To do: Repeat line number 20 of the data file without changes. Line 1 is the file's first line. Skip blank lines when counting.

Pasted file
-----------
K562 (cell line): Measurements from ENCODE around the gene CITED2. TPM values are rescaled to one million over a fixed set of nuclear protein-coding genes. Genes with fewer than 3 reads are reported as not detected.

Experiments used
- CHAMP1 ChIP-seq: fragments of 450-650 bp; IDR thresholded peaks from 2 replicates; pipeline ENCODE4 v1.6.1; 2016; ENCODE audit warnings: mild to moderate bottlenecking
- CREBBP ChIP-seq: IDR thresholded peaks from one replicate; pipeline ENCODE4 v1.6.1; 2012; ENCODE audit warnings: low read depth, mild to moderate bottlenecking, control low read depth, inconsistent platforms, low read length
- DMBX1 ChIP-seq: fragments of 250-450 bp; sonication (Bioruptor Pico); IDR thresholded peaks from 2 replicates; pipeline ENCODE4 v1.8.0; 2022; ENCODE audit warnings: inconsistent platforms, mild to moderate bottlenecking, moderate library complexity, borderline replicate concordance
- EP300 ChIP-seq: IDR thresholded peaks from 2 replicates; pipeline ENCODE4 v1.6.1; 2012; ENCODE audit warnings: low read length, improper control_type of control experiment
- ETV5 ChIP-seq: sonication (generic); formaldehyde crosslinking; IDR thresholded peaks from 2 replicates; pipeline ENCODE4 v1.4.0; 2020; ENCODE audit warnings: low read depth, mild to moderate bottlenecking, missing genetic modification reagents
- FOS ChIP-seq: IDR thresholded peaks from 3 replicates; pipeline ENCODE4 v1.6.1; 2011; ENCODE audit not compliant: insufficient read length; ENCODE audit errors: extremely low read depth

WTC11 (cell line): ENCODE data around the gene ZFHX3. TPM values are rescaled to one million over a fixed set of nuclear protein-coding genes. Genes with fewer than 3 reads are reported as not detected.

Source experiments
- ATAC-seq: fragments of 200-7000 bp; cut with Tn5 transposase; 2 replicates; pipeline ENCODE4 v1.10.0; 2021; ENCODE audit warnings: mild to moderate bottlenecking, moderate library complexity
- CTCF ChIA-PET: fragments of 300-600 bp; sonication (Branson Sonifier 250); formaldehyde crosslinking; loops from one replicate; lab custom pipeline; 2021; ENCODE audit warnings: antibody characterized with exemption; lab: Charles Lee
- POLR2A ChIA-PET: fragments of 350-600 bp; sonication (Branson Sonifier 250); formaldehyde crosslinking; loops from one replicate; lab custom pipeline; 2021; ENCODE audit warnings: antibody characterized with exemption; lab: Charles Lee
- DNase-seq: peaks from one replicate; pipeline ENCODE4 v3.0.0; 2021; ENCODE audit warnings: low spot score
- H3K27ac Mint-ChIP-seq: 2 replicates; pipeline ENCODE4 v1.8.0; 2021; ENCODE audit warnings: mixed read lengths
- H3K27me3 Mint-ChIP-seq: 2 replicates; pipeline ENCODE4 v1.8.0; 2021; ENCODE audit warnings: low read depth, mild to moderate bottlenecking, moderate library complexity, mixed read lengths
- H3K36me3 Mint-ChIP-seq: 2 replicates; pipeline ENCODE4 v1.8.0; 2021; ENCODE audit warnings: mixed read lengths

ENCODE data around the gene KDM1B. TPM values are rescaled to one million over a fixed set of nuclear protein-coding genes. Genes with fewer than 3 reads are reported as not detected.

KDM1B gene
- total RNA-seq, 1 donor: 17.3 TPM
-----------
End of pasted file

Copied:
- total RNA-seq, 1 donor: 17.3 TPM